In that creating this design was a

In the past three years, we have witnessed extraordinary growth
in the amount of legal practice at the intersection of law and 3D printing. For
instance, since 1990s the National Aeronautics and Space Administration (NASA)
has been investing in 3D printing, and the military has joined the bandwagon to
fund projects fo 3D printed food, clothing, skin, weaponry and equipment. Given
its long-term potential to re-shape the legal system, as far as the ways in
which the laws are already moving 3D printing into courtrooms and legislatures.
The story of the first 3D printing-related copyright takedown request is a case
in point. A designer named Ulrich Schwanitz created a 3D model for an optical
illusion called a “Penrose triangle.” He uploaded his design to a website,
Shapeways, that allows designers to sell 3D printed objects and invited the
public to purchase a copy in the material of their choice. He also, for better
or worse, both claimed that creating this design was a massive design
achievement and refused to tell anyone else how he made the object.

Purely artistic physical objects will be protected by
copyright as sculptural works. This category would include things like 3D
models of characters from movies, video games, and comics. That does not mean
that every reproduction of those objects will be infringement, but it does mean
that many will. However, as the Penrose triangle story suggests, the
intersection of 3D printing and copyright is often not a clean one, and the
situation tends to get complicated quickly.

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As 3D printing and demonstrating develop in prevalence, it is
likely that we will see more organizations and people accepting they have a
copyright for an outline or protest and requesting expulsion of unapproved
forms. While most modern songs, movies, and pictures are protected by
copyright, the same cannot be said for physical objects. For that reason, when
a site receives a takedown request it may be wise to at least consider if the
object is protected by copyright in the first place. Sometimes the intersection
of 3D printing and copyright is a clean one.

In fact, A 3D printer is essentially able to re-create any
model of an object when provided with the specifications. The problem of patent
infringement is not new when a new technology is introduced to the market. In
the case of Sony Vs Betamax (also
known as the videotape format war), it was feared that the VCR would lead to
rampant copyright infringement because folks at home could potentially copy
television shows or movies, and display them. The Supreme Court determined that
the VCR was capable of substantial non-infringing purposes.1 Many
objects are not protected by copyright and thus, are protected by patent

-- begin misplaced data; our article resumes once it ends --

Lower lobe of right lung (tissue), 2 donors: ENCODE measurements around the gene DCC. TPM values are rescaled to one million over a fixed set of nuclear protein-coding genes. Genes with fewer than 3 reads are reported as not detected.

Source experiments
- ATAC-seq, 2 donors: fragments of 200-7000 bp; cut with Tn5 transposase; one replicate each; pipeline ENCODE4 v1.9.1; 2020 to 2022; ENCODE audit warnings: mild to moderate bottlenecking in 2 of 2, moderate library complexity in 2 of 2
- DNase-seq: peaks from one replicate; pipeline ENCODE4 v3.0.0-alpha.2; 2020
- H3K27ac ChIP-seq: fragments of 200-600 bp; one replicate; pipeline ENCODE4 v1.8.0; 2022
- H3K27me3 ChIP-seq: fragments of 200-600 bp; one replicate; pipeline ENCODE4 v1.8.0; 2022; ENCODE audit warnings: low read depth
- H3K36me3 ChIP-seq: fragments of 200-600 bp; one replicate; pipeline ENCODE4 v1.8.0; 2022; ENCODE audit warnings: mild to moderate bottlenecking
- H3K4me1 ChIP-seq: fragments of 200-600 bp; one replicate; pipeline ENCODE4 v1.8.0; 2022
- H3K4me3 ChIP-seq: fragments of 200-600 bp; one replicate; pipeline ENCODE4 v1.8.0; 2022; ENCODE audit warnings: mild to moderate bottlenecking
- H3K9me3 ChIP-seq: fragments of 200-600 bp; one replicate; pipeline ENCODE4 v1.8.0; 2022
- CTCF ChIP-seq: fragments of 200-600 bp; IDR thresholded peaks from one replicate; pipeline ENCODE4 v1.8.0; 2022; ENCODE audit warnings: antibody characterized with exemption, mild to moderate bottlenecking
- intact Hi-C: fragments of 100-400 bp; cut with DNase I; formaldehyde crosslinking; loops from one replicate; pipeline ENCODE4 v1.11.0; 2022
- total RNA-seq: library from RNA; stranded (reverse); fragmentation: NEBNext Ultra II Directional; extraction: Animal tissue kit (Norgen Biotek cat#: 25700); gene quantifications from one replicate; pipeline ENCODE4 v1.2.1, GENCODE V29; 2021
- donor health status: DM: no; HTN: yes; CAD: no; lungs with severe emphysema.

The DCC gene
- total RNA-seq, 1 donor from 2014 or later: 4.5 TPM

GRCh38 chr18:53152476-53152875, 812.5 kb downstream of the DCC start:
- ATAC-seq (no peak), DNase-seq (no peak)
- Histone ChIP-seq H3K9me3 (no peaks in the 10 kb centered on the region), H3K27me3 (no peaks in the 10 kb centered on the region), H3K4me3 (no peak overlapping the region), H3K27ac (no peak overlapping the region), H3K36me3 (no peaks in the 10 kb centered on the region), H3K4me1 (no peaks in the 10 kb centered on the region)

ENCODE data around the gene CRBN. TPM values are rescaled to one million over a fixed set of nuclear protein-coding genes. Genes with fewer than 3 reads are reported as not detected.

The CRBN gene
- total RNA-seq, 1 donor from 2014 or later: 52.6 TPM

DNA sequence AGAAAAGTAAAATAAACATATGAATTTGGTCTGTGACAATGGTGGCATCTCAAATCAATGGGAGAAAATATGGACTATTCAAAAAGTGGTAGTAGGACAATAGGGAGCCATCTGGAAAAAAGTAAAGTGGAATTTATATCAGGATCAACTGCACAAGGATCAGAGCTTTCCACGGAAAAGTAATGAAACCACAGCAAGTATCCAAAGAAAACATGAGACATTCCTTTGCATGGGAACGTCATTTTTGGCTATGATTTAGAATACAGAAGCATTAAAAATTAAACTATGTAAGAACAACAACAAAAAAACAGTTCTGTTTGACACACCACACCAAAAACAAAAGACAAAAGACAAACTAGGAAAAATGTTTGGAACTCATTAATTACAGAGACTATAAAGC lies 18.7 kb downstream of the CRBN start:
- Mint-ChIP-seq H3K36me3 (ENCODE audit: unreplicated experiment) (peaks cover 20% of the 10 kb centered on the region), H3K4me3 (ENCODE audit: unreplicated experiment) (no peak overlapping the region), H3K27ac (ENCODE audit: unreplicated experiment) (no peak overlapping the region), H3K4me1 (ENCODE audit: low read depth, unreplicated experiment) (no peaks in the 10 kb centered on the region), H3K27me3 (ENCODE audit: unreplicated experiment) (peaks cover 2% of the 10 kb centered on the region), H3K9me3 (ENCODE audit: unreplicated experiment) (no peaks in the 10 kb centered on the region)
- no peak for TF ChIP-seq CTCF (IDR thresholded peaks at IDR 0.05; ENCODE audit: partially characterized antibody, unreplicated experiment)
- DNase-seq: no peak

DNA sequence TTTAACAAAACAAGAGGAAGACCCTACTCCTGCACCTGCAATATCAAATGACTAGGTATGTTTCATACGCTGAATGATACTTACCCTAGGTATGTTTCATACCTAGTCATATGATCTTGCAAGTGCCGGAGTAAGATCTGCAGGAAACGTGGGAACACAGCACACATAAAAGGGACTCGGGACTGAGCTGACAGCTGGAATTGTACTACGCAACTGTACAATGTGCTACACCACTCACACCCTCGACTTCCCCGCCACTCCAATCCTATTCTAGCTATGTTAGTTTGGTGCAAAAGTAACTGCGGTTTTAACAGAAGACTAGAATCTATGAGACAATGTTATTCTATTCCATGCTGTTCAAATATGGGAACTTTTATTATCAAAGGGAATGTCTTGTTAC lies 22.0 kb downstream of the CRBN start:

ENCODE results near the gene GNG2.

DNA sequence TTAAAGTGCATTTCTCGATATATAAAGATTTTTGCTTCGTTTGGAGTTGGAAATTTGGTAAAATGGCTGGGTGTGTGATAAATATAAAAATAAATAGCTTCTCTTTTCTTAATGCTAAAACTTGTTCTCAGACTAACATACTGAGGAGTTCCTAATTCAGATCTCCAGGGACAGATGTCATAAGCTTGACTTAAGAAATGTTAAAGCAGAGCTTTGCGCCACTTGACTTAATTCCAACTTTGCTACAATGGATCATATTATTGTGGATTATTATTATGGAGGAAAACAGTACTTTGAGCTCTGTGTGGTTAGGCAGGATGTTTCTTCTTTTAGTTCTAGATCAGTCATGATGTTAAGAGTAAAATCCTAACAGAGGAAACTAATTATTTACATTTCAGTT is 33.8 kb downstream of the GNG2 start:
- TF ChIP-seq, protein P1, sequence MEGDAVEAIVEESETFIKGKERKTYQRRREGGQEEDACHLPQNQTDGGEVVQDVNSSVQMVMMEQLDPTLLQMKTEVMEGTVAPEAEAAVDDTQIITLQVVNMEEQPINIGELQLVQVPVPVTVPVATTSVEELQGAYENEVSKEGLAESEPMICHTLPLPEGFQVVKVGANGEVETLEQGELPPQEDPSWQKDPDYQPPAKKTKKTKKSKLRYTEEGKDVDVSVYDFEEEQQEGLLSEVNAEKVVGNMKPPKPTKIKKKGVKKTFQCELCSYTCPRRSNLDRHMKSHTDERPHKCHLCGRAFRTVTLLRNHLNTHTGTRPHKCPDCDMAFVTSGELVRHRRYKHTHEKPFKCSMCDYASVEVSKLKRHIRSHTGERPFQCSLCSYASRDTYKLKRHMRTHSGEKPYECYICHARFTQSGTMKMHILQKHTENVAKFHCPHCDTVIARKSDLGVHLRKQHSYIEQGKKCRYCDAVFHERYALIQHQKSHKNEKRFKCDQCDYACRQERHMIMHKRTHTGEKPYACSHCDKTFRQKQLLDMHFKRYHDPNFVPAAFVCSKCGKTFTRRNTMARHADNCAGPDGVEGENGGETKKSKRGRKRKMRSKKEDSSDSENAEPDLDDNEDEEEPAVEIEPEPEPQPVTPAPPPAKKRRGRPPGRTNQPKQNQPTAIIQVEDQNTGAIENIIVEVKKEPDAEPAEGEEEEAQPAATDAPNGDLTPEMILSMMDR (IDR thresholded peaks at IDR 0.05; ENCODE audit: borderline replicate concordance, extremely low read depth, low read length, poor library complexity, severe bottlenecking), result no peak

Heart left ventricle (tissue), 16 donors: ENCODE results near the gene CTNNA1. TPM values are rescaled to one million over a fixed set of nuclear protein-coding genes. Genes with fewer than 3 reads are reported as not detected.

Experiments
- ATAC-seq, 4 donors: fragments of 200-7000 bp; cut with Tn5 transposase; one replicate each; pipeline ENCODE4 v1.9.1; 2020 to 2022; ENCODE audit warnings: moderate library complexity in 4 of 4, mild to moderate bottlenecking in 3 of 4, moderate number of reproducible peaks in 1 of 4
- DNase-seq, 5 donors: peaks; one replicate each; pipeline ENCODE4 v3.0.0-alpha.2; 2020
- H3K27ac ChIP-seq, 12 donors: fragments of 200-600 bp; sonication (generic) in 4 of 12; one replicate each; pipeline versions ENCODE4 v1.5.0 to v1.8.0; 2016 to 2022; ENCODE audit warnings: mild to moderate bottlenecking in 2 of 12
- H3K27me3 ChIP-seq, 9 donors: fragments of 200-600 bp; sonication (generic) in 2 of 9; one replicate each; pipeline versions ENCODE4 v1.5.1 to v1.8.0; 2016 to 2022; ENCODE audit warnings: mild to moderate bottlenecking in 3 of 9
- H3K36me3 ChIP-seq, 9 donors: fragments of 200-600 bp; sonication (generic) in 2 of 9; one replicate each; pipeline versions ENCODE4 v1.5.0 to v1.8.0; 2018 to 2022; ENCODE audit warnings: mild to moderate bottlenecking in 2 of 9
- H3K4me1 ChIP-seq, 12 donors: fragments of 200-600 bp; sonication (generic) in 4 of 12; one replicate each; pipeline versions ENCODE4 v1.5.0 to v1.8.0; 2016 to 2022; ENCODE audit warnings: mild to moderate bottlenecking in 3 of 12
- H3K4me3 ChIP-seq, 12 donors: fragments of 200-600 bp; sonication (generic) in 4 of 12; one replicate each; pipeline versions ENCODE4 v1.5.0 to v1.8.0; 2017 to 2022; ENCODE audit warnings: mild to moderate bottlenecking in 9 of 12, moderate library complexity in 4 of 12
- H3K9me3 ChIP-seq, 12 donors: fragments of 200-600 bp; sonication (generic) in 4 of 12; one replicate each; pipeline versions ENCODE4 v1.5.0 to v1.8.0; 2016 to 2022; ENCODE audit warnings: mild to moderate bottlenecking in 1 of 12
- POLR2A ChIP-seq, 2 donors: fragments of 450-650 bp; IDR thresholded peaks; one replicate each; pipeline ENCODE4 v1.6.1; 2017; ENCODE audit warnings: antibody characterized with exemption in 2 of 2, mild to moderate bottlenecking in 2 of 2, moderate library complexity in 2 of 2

rights. But, Patent owners face daunting challenge of asserting their property
rights against an international multitude of anonymous infringers. Firstly, Patent
law strictly defines infringement to include anyone who manufactures an
invention without authorization, whether for a commercial or a private purpose
and secondly, the 3D printing process’s digital nature establishes the
technology within a realm already plagued by rampant piracy, where millions of
individual violations occur within a single day. Of course, patent owners could
try to prosecute each infringer, assuming they have the ability to track But
this approach would require more time, money, and resources than most patent
owners would presumably want to spend. Also, most physical objects are not
really new or nonobvious enough to secure patent protection. Of those truly new
and nonobvious objects, only a portion of them are worth the trouble of
patenting. And of those that actually have been granted patent protection, only
a small portion will still be protected under patent’s 20-year term. The result
of all of this is that only a small portion of the objects coming out of a 3D
printer will actually be protected by intellectual property: those objects
protected by copyright and some number of useful objects protected by an active
patent. The rest – those objects that do something but are unprotected by
patent – will be free to be used by anyone for any purpose.

China has the necessary intellectual property laws in place
to manage potential IP issues that will challenge the growth of 3D printer use
and manufacturing. China’s first trademark law was enacted in 1982, and
in 2001 it amended Article 8 of the Trademark Law of the People’s Republic of
China to include three-dimensional objects. The Patent law in the PRC presently
contains provisions which will

protect 3D designs. In Article 2 of the PRC Patent code,
designs may include a shape, as well as colour, pattern or combination of same.
Therefore, it is protected against infringement whether it is manufactured via
a 3D printer, or by a traditional manufacturing method, so long as the item is
registered as a design with the Chinese Patent Office. PRC
Copyright law protects artistic works and arguably 3D

representations of same. Article 22 of the PRC Copyright code
includes many defenses that would most likely be applicable to a consumer using
a 3D printer to replicate artistic work 61. Such defences include private
research and study 63. Copyright infringement will be addressed by Chinese
courts.

In early 2003, The Beijing High People’s Court ruled against
Chinese toymaker, Coko Toy Company, based in the northern Chinese city of Tianjin,
and in favour of Lego, a Danish toy company, in a copyright infringement
lawsuit that was based on “made-in-China” copies of Lego’s castles and pirate
ship designs. Lego claimed that it was “the first time that the Chinese
legal system has delivered a judgment that confirms copyright protection of
industrial design/applied art”.

1 Sony Corp. of Amer. v. Universal
City Studios Inc., 464 U.S. 417 (1984).